BBB: Would you think of yourself as a folk singer…? I ask this, because I’ve noticed that folk singers seem to drift very naturally into protest music in a way that other types of performers don’t. I’ve always wondered why that is. Do you have any thought on that…?
Sam: Historically I think that might be true, though there is an argument that blues and more recently rap music can often contain a very political message (again if you look past the slim pickings the mainstream spotlight is cast on). A lot of the famous folk singers that influence today’s artists were big players in things like the civil rights movement and advocates for workers and human rights and used to sing a lot of songs about such things, so it’s there’s definitely a tradition there for folk artists a bit more than some other styles.
One of my favourite quotes is by Louis Armstrong where he says ‘All music is folk music. I aint never heard no horse sing a song’ and I think he might have something there, though in the more stylistic sense I do think of myself of a folk musician. My music can be quite varied, but folk is probably where it finds a more comfortable home most often.
BBB: My own experience of bands and musicians is that there are generally two types of attitude or motivation: those who want to ‘make it’ in the industry and those who just have the passion and don’t care if they make it or not. My own psychology was always a bit schizophrenic and ping-ponged back and forth between both those attitudes. What about you…? Are you already ‘living the dream’ or is the ‘dream’ still on the horizon…?
Sam: I have no interest in celebrity, the whole idea of it is just crazy to me. I’ve always said that my biggest aim would be able to do what I love to do for a living, and right now I’m doing ok with that. I went full time with music last summer and so far it’s working out alright. There is a certain level of ‘notoriety’ that you have to reach in order to sustain a career (people need to know about your music in order to listen to it, buy merch and come to gigs),but I think it’s a long way away from needing to be a famous megastar.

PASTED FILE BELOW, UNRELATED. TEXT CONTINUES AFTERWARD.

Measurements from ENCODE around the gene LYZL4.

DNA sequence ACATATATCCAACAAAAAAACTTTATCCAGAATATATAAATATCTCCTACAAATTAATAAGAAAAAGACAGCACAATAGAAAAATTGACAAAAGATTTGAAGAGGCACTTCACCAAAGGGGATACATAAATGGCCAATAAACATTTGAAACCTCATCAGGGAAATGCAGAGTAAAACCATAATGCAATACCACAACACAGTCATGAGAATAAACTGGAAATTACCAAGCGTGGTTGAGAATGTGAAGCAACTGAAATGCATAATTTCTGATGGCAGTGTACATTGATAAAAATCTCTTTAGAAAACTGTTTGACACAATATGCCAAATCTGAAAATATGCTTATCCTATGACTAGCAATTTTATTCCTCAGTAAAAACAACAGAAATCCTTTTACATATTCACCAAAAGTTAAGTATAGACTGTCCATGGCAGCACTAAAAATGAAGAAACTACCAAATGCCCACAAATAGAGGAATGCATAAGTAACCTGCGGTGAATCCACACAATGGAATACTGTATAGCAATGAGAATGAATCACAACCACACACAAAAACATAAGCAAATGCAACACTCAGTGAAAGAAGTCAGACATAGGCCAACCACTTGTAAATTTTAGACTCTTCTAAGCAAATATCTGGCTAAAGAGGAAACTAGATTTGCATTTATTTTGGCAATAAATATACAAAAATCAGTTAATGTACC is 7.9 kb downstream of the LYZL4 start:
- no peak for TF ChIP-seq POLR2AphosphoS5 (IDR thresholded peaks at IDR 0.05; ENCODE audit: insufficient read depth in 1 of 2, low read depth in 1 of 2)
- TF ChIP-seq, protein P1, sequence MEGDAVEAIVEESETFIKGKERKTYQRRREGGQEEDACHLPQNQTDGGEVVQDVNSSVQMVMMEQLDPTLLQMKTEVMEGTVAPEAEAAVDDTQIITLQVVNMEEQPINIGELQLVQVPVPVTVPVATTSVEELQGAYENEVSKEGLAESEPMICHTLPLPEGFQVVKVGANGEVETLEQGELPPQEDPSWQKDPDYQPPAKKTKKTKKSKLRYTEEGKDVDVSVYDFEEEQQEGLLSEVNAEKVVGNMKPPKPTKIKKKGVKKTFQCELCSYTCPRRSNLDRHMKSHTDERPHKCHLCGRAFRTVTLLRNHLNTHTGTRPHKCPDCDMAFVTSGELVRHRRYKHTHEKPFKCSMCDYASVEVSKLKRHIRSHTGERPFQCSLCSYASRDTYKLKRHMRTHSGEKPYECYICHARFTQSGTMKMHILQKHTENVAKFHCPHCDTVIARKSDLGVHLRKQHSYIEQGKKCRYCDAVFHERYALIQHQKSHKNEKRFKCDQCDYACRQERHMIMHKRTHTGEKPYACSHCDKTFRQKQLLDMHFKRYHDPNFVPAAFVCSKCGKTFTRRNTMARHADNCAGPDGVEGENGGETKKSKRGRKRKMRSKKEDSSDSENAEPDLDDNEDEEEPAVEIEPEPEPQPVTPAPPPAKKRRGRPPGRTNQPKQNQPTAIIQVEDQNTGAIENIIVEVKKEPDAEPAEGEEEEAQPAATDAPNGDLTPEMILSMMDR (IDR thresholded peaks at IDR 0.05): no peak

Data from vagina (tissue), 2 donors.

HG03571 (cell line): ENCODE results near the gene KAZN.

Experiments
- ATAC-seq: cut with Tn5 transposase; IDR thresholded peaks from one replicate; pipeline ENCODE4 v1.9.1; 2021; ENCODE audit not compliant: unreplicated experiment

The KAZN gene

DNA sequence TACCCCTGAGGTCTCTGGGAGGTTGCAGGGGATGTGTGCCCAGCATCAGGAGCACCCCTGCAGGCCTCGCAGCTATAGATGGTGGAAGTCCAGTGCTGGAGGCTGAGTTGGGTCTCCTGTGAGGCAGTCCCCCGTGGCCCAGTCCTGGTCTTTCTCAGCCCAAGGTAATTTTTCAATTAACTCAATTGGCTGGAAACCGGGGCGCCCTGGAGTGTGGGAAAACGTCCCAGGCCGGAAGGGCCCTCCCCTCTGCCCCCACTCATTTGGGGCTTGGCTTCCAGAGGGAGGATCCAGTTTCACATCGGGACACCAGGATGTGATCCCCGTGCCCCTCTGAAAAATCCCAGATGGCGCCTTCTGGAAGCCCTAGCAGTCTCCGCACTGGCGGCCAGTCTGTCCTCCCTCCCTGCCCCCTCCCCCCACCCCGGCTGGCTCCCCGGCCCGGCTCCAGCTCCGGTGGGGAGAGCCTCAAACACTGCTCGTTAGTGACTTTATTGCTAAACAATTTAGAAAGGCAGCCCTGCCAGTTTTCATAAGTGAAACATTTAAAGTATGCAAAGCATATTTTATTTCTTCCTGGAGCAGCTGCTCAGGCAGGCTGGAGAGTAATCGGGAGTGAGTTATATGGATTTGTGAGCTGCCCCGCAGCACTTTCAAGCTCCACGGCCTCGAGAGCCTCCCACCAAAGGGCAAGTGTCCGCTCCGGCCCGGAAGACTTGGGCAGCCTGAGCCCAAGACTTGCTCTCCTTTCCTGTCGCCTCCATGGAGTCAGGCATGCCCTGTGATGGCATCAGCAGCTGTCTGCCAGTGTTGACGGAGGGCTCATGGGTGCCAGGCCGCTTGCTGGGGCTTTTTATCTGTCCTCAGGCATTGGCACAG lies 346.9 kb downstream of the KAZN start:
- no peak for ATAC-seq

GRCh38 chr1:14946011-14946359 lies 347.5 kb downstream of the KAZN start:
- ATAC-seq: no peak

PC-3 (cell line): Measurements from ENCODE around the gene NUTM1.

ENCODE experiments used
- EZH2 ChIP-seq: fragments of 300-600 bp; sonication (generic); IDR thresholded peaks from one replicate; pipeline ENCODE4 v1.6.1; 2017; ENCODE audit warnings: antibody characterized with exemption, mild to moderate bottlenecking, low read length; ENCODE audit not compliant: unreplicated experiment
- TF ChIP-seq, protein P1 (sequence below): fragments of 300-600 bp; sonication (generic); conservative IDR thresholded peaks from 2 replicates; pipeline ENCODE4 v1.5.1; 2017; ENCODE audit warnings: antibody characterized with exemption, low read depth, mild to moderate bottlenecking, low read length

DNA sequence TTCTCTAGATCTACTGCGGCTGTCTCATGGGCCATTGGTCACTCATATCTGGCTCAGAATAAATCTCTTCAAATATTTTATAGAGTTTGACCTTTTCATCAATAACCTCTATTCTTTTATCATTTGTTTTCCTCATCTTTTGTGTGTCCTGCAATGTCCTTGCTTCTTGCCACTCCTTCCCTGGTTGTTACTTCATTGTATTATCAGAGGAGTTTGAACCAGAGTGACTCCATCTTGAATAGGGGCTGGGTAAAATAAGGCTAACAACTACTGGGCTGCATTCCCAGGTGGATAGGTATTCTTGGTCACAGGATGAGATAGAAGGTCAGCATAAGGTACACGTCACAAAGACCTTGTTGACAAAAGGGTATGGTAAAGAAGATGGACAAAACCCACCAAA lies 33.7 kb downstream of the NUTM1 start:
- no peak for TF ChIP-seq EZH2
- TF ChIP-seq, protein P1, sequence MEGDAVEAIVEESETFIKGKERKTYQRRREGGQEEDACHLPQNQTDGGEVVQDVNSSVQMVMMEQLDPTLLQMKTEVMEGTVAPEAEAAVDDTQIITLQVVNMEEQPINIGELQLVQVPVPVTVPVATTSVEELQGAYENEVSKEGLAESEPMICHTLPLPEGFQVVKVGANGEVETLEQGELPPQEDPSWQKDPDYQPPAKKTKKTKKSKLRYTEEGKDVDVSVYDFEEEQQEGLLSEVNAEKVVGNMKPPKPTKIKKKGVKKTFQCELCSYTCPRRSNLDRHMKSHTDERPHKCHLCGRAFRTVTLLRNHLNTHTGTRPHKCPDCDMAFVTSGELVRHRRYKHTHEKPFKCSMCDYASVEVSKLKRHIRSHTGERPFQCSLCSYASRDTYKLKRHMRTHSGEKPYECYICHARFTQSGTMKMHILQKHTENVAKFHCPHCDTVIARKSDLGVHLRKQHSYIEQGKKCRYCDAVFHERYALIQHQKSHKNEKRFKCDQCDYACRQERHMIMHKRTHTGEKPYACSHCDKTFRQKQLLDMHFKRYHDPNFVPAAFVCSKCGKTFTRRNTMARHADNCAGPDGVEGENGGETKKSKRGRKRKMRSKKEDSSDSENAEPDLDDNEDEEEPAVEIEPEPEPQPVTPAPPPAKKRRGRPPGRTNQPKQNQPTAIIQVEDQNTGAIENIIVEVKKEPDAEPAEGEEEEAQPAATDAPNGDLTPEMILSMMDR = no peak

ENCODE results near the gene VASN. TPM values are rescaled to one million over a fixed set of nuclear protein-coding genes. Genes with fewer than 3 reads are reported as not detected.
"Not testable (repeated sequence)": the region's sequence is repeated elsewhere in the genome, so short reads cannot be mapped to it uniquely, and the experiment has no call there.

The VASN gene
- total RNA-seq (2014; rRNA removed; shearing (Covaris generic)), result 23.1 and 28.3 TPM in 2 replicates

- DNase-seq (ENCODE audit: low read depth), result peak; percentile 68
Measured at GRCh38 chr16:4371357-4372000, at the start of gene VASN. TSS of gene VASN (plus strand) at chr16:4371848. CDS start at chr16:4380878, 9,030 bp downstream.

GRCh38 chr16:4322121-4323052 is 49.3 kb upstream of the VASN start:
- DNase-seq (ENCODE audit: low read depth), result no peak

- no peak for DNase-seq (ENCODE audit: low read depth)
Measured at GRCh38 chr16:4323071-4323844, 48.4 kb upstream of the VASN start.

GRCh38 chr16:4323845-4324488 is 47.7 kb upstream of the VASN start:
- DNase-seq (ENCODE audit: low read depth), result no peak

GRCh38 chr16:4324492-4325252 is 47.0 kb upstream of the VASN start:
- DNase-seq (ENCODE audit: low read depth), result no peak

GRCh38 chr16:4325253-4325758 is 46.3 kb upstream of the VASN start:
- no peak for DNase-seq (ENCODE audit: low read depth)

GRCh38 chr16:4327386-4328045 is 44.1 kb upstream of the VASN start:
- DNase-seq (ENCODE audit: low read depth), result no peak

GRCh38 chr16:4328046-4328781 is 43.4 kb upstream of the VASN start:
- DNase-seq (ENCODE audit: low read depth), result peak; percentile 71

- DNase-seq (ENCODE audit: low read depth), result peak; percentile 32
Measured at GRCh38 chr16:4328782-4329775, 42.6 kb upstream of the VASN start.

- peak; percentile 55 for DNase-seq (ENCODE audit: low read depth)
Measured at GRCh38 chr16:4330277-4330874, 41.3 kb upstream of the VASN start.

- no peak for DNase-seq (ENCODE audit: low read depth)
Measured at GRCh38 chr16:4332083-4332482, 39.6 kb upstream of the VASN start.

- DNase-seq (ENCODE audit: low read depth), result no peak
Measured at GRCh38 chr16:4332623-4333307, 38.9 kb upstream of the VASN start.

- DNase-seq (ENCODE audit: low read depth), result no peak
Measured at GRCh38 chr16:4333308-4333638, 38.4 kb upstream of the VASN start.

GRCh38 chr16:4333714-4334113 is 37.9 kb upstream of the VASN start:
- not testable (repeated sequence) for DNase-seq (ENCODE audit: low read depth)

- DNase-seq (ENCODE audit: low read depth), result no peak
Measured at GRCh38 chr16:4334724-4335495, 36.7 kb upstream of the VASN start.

BBB: What’s the story behind the song ‘The Day I Was Meant to Die’…?
Sam: It’s a song about reflecting on life based on your own mortality, and maybe about regrets. I’ve lost a few people prematurely over the last couple of years and that definitely influenced me with this song.
BBB: What draws you to a particular song when it comes to performing covers? I noticed you do a version of ‘English Civil War’ by The Clash…
Sam: I learned that for a Strummerjam gig for the Joe Strummer Foundation. We all had to pick a Strummer song to cover, and I chose that one as I felt it was a really appropriate song for what society can be like at the moment.
I have loads of reasons why I might learn a new cover. It could be a request for a gig, or because I’m doing a cover gig and I feel like my set is missing a certain kind of song. Then I might learn something because it’s a project and learning it might force me to work on a certain technique or improve as a musician. Finally (as is the case with most of the more political covers I do), I might just learn it because I like it!
BBB: What’s the story behind the current album..? Is there an underlying theme..? And what’s the reaction to the album been like…?
Sam: I really feel like it’s a personal album. While there isn’t a certain theme per se, I do feel like it documents a certain point in my life and what I felt about a lot of different topics at that point in time. The reaction has been really positive, both from fans and the press.
I’ve had some really nice reviews in local and online press, and people who have spoken to me have been really gracious about what they think of it. It’s been really nice to get praise on the production of the record too, because I recorded, mixed and mastered it myself, and I think it’s my best work technically, as well as my best songs to date.
BBB: Do you have a favorite location or venue you’ve played at? Or, for that matter, a favorite gig you’ve played…? For me, it was my old band playing the 100 Club in London. What’s yours and why…?
Sam: One of my favourite local venues is The Robin 2 in Bilston, just because it’s a great place and really supports live music. Outside of that I love playing at Codfest, which is the music festival I have helped to put on for that past 8 years.
One of my all-time favourite gigs was at Paul Murphy’s house for his songwriter’s café a few years back. Paul was a well known and loved Birmingham musician who put gigs on in his garden through the summer in this fantastic wooden structure he built. There were two or three other acts on, we went down there, had dinner with him and his family then played to an invited audience in a tiny seated auditorium he had made, and the whole thing was live streamed around the world on his website.
It was truly one of the most amazing experiences of my musical life.
Thanks to Sam Draisey for taking time to chat.
Read more: ‘An Ode to Struggling Musicians & How I Turned Down Amy Winehouse‘, ‘An Ode to the Bull & Gate, Kentish Town‘, ‘Dolores O’Riordan & the Lost Art of Protest Music‘, ‘PJ Harvey’s Hope Demolition Six Project – A Work of Art, Not a Manifesto‘…
See all MUSIC posts here.